March 18, 2019 at 8:43 am

        Of course nurse anesthesiologists are more proficient they perform the actual job on a daily basis It’s only natural that the “supervising” physician anesthesiologist lose their craft over a short period of time. They spend this time pumping themselves up though verbally and mentally

        • Israel

          March 18, 2019 at 10:13 am

          This can be measured. It would be a great idea to measure the proficiency of supervising physicians and their skills and compare them to independent CRNA… some MDA shy away from OB anesthesia as some CRNAs shy away from cases involving lines and difficult techniques. It would be interesting to have an MDA vs CRNA showdown

          • Anaesthesia

            March 19, 2019 at 5:02 pm

            No MDA degree out there. There are MDs and DOs. MDA is some nurse construct.

      • Agatha Hodgkins

        March 19, 2019 at 8:18 pm

        No such thing as a physician anesthesiologist until long after CRNAs had been running the field. Anesthesia is a nursing practice, it fits in the care model. Anesthesia renders a patient without pain and therefore the ability to care for themselves, so therefore a nurse does it. Anesthesia does not fit with the cure model of medicine. Anesthesia allows for the diagnosis or treatment by the procedurals. A diagnosis is rarely made when anesthesia is being given. Probably why other physicians think of it as an ancillary subspecialty… that can be carried out by nurses…

    • Janitor Anesthesiologist

      March 12, 2019 at 7:32 pm

      Hi BoltCRNA!!! You are not even a ‘Nurse Anesthesiologist’ yet go back to studying please

  • Truth, nothing more...nothing less.

    March 12, 2019 at 7:01 pm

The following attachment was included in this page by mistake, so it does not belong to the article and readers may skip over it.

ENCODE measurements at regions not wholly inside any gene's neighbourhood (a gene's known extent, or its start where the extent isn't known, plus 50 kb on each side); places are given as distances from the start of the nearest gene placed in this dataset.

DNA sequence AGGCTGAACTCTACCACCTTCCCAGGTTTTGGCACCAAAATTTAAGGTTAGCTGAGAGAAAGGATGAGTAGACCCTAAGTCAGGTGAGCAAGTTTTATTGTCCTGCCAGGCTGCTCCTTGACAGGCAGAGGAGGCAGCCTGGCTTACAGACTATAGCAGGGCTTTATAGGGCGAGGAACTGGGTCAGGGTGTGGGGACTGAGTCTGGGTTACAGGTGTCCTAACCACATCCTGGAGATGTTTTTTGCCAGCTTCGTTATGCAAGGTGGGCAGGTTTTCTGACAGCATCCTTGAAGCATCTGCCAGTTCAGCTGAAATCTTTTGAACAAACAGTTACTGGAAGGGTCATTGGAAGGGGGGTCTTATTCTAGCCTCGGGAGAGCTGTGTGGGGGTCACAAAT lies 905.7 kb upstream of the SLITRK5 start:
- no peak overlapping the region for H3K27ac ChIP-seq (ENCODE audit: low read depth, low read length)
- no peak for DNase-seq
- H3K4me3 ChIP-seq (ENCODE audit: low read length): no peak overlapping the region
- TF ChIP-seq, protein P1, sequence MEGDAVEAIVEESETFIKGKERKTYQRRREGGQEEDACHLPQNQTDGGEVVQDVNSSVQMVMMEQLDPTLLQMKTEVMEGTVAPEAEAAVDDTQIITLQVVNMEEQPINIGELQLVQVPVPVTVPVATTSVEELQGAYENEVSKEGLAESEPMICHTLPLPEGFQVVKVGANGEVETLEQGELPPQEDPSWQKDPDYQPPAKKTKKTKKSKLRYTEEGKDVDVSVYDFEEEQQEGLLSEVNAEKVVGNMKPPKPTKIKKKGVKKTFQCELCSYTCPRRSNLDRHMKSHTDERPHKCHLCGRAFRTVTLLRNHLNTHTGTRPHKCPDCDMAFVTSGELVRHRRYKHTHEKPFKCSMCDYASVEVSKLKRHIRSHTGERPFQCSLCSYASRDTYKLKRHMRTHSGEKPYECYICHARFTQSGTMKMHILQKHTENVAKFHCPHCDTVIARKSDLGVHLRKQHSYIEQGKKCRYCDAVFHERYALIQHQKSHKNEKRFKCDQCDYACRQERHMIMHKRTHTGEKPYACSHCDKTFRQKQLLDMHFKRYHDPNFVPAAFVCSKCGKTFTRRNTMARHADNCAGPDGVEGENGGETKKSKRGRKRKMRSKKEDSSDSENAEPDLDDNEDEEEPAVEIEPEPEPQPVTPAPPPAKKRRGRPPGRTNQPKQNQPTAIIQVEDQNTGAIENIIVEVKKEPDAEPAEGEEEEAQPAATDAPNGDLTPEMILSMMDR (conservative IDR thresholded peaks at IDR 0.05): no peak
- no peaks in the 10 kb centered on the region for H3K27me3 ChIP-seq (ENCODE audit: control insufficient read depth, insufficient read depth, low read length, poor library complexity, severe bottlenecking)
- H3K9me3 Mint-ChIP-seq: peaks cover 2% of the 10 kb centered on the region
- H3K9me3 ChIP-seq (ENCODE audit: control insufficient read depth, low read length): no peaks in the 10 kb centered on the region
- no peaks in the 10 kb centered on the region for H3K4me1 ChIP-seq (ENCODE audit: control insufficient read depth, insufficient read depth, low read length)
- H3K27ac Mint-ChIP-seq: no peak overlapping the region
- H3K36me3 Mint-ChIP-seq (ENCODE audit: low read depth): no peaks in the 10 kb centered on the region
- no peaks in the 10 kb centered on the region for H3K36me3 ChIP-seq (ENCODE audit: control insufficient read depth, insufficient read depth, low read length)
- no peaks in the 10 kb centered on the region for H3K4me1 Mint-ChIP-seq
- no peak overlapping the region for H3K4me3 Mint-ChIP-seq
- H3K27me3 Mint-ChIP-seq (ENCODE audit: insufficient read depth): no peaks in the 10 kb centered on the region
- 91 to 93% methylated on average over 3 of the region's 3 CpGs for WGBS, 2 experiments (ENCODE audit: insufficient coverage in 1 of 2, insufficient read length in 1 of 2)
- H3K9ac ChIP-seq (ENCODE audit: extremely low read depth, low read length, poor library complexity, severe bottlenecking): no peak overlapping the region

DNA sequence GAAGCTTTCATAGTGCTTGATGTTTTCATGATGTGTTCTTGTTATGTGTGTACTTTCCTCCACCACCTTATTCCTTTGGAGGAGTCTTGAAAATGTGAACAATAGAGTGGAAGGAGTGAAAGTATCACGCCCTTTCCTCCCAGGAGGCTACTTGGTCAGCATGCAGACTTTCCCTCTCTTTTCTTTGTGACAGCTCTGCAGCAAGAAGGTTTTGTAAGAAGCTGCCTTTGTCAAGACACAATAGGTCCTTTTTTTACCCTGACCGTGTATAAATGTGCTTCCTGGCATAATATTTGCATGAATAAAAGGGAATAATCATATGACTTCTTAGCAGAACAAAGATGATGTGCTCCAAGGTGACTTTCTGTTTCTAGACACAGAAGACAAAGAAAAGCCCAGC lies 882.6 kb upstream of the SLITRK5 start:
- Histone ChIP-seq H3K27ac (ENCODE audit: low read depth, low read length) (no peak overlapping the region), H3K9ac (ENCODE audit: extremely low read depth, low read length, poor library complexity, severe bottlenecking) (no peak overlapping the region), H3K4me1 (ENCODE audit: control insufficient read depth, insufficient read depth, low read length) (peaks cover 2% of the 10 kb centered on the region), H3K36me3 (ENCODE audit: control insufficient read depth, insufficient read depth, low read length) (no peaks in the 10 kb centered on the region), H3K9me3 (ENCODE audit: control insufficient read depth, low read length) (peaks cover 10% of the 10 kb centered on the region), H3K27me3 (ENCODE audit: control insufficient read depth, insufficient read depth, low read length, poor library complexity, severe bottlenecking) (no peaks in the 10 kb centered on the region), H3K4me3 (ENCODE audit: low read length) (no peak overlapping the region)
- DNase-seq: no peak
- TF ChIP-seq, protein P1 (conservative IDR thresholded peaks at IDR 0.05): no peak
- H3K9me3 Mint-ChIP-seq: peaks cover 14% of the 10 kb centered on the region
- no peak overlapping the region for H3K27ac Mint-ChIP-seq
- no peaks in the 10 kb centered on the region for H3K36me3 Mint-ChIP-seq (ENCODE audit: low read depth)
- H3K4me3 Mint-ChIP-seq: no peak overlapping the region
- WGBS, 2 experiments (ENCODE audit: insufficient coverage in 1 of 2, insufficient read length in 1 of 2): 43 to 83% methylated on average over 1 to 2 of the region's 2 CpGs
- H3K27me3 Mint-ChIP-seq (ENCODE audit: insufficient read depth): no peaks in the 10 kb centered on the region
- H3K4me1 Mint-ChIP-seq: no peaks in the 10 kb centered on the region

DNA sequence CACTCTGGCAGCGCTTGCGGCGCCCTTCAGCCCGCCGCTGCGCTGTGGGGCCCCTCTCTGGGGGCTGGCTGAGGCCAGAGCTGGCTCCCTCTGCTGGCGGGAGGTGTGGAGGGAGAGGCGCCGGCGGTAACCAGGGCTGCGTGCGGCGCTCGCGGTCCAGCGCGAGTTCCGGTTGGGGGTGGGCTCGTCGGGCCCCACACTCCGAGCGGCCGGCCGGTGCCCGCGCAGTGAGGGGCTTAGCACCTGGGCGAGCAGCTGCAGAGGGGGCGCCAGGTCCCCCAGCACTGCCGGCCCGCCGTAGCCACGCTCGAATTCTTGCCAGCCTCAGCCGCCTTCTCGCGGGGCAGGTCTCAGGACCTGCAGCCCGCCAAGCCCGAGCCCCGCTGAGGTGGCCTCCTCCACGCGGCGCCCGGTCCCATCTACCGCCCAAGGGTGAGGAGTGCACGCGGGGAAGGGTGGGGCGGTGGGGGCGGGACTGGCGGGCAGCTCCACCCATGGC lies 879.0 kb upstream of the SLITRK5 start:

Dr. Nurse Anesthesiologist! DNP, APRN, RN, MSN, BSN, ADN, CRNP, CCRN, MEHJIEKSNDUKEOEOALZKZNMAJJA!! How many more titles do you all need? Still doesnt make you better than a physician trained in his/her speciality. Never ever will! Let that sink in.

    • Steve Tucker

      March 15, 2019 at 5:44 pm

      The facts are simple, these “nurses” could never compete with the intellect and abilities of the physicians. If they could, the nurses would have had the credentials and ability to matriculate into medical school. Not to change the narrative, but Dr. Butt-lift is a total Butt-head. I could train a surgical tech to do a better job than he (in fact many surgeons have techs close their wounds and the techs do a superior job than the surgeon) but would never suggest that a technician is “better” than a surgeon. Butt-lift’s comments demonstrate typical surgeon hubris, arrogance, and mis-informed myopia.

  • JR

    March 12, 2019 at 7:18 pm

    Laughable. “It’s not a debate”.
    If it wasn’t a debate, nurses would be providing anesthesia independently in every hospital in America….which they’re NOT. The fact is the vast majority of cases are done by either anesthesiologists alone or anesthesiologists supervising nurses.
    The data is out there on that, so that is not a debate.
    The fact is, the overwhelming majority of hospitals in this country require anesthesiologists on staff supervising nurses (if they even have nurses) because they know better.
    When patients are polled in all these states they overwhelmingly want a doctor in charge of their anesthesia, not a nurse.
    A nurse doing some butt lifts on healthy patients is a far cry from the surgical needs of most patients in this country.

  • bpcmd

    March 15, 2019 at 12:42 pm

    Why not name the identity of Dr. Butt?? If he testified in a public hearing, there is no reason to cloak his identity.

    I’m sure his opinion is skewed toward whatever can potentially make him the most money as to who can provide “better” anesthesia care.

  • Nurse Anesthesiologist

    March 18, 2019 at 12:59 am

    I practice independently in Seattle, WA hand by hand with an amazing group of Nurse Anesthesiologist and Physician Anesthesiologists. We work together and collaborate. We replace in cases, give lunches to each other and there is not fighting because EVERYONE WORKS.
    Unlike my experience in Florida where my “attendings” spend 5 minutes in a 5 hour case and they called ”supervisión”.
    You can call it whatever you want. We know it is money.

  • Gas-man

    March 18, 2019 at 9:00 am

    1) Every INDEPENDENT study shows that anesthesia care provided by independent CRNAs is just as safe as anesthesia care provided by physician anesthesiologists or ACT models, including studies by the federal government: this is FACT.

    2) CRNAs already practice independently in most states and the US military with exceptional safety records… including in war zones to service members who have received horrific injuries unimaginable to civilians, and they do so with over a 90% survival rate: this is also FACT.